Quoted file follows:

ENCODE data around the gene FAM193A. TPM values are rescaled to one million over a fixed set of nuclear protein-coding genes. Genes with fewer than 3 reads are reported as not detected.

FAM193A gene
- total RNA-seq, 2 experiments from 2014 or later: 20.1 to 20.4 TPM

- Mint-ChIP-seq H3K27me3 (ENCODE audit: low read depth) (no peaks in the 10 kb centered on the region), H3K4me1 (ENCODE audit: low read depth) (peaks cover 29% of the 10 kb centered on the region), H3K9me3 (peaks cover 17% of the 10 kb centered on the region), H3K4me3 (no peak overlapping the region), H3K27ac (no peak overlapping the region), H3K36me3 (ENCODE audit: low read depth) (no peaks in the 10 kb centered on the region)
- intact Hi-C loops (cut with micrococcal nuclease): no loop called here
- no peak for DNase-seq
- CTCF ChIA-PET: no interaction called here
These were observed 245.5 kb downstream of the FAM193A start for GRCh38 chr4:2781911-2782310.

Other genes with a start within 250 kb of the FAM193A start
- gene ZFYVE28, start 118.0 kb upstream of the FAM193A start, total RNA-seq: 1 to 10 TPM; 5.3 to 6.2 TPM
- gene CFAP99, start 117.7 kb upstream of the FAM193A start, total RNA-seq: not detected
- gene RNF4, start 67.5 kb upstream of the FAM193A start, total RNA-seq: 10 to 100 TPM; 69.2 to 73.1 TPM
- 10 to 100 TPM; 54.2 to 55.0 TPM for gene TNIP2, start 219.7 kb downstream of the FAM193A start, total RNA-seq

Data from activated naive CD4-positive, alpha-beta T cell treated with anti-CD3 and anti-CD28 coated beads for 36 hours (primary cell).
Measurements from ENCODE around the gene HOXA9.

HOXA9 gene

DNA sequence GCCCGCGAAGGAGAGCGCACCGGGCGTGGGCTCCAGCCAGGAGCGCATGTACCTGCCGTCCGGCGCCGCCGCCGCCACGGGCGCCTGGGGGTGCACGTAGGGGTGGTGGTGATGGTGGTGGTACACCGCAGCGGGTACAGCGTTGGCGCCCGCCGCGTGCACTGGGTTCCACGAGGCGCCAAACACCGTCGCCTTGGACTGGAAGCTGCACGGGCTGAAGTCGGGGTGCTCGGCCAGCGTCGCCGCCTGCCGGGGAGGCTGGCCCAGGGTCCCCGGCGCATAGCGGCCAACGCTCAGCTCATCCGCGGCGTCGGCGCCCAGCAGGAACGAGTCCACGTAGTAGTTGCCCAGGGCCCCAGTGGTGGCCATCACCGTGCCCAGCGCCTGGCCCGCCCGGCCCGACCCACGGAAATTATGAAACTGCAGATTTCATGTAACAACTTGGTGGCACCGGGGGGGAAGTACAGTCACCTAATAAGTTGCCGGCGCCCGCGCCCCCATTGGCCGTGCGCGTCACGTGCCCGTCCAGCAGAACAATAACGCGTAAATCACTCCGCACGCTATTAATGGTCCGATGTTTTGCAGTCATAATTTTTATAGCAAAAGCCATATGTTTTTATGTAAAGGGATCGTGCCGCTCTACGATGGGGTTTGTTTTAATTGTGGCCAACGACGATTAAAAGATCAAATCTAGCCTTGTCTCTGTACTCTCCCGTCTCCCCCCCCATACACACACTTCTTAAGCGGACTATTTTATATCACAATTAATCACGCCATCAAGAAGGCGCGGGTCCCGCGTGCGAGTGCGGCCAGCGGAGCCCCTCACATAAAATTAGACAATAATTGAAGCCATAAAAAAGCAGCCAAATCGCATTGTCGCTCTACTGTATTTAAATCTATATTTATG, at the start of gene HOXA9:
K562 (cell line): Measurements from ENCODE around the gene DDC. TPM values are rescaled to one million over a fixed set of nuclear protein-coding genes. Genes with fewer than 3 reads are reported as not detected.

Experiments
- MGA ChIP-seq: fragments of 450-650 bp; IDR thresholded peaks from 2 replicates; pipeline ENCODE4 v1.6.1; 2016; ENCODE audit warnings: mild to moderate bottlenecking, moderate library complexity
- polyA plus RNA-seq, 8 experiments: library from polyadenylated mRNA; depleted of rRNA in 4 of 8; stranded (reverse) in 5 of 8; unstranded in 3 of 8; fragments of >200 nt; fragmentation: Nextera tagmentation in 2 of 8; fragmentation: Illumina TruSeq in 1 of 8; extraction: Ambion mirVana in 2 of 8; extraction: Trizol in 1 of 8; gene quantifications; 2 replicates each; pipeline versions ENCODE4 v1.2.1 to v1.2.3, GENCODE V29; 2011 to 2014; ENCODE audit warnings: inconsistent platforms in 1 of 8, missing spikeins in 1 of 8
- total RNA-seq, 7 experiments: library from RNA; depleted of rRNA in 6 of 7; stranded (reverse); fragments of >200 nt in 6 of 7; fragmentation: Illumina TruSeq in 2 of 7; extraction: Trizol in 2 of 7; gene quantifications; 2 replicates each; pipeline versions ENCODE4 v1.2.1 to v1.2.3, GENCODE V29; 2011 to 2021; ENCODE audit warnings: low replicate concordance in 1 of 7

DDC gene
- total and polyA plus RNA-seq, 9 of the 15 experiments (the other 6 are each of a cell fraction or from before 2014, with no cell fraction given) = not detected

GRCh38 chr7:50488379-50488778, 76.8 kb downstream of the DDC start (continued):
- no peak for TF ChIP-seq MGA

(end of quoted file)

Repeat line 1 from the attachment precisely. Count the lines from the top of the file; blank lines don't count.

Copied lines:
ENCODE data around the gene FAM193A. TPM values are rescaled to one million over a fixed set of nuclear protein-coding genes. Genes with fewer than 3 reads are reported as not detected.